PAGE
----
>>Roland Kaufmann wrote...
>>Try this code in VB and weep...

Again, not much difference. In fact, in VB it does it in 3.7 secs (again, optimized, and error checking turned off in VB). This again is quicker than C++ (it was about 5 seconds). On the other hand, I don't really know the compiler options in C++ yet (I was not able to run on some of the speed options for C++, as it started complaining). I am not at all being fair to the C++ as it is not my home environment.

The main point again here is that simple loop stuff in VB is not that far off of C++ (and in my examples VB6  was faster than VC6). Remember, older versions of VB did not have a true *native* compiler and used p-code. VB6 DOES have a native compiler, and thus general looping stuff really should not run much slower than C++ anyway. When you compile in VB, you have a choice of p-code or native. When you choose native, it does seem to give c++ a run for the money.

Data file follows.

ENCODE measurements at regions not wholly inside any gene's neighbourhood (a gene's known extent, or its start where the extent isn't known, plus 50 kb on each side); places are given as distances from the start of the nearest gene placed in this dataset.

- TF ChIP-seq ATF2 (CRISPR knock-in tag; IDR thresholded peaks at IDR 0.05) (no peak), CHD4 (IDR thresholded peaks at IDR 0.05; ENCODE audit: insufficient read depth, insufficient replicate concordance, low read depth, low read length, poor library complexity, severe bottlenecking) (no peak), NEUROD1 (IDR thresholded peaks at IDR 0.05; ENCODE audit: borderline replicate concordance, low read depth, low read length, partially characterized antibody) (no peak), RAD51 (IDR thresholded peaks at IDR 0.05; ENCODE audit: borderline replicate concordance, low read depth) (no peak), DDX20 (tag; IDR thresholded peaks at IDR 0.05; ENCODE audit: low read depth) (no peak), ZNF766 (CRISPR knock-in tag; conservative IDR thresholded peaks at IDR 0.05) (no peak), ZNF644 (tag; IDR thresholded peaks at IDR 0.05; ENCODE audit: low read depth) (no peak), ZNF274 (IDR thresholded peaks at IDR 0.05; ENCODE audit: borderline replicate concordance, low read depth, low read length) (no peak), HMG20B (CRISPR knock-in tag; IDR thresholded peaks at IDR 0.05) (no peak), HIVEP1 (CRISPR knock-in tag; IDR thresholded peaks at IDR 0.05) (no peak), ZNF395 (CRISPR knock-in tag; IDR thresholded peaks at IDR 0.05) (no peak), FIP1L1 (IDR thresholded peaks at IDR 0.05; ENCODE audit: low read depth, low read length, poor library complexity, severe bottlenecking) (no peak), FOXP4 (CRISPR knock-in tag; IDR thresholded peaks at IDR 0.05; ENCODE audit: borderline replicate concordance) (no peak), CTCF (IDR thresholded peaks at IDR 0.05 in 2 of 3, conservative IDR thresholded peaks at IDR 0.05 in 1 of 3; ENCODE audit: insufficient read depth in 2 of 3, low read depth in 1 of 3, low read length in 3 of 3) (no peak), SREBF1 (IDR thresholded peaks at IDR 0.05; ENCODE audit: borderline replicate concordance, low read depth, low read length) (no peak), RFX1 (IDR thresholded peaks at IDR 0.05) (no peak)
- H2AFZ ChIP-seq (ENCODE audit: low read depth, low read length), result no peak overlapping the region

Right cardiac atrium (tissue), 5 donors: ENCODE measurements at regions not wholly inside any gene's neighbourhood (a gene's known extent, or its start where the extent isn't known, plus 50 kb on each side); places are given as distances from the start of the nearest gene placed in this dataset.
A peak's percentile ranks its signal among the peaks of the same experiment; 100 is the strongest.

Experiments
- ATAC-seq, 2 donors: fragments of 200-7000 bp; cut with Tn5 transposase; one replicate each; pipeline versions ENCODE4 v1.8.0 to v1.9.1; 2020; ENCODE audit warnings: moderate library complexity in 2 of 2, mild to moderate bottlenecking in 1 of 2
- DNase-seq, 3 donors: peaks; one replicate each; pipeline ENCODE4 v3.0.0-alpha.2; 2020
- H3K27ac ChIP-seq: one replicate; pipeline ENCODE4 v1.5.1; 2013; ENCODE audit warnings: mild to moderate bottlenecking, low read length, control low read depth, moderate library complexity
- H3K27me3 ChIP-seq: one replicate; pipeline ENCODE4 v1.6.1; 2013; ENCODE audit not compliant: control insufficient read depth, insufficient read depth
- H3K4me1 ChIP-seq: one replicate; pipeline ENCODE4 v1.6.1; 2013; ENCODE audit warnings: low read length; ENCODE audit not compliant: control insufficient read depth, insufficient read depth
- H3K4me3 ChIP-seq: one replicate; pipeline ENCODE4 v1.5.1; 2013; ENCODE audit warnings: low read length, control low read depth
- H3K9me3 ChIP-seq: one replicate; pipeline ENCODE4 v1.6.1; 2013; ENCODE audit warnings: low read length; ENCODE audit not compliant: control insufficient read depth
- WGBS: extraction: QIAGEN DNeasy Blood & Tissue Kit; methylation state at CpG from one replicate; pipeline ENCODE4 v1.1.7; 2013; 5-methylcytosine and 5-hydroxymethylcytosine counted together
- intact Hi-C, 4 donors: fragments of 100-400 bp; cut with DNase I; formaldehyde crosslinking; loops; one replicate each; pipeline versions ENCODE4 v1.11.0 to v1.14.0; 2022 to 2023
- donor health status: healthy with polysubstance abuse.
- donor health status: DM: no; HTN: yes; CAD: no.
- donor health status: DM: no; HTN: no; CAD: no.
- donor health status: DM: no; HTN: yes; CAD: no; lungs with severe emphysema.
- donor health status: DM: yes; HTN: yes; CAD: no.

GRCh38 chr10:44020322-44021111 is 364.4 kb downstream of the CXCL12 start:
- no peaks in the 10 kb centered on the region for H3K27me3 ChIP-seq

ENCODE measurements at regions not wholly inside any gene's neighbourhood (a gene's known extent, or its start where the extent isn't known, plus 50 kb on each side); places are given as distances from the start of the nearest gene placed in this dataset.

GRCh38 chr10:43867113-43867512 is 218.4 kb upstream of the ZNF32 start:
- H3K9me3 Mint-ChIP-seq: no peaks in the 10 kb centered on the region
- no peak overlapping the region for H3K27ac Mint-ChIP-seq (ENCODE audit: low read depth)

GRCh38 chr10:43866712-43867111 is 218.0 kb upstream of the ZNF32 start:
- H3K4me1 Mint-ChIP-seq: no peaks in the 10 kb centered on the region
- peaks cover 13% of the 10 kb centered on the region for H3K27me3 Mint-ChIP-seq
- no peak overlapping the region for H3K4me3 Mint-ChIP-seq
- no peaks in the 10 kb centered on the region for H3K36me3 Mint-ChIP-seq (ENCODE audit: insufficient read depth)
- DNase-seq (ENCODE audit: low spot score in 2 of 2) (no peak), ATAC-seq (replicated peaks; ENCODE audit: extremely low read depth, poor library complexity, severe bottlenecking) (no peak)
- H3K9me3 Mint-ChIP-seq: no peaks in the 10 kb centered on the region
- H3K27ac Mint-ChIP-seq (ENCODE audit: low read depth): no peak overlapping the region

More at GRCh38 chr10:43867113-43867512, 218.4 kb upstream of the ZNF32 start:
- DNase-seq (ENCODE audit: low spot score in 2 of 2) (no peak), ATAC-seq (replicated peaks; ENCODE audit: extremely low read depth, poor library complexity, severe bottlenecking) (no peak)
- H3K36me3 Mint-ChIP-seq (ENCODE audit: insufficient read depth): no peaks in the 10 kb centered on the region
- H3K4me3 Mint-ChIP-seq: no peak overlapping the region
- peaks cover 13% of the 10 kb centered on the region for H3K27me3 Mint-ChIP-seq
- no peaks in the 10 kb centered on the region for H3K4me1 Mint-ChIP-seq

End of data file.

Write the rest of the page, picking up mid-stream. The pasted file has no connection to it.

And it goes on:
At the end of the day, most software spends 80% of its time in windows code anyway. I just came in to c++ thinking that is would be *much* faster than VB. Perhaps there is a stigma against VB, and that much of this is from the way things worked in the past.


Albert D. Kallal
Edmonton, Alberta Canada
Kallal@msn.com

Albert D. Kallal
Tuesday, May 07, 2002

This has got to be one of the stupidest conversations I have ever read. Are any of you clowns typing this in and testing it actually programmers?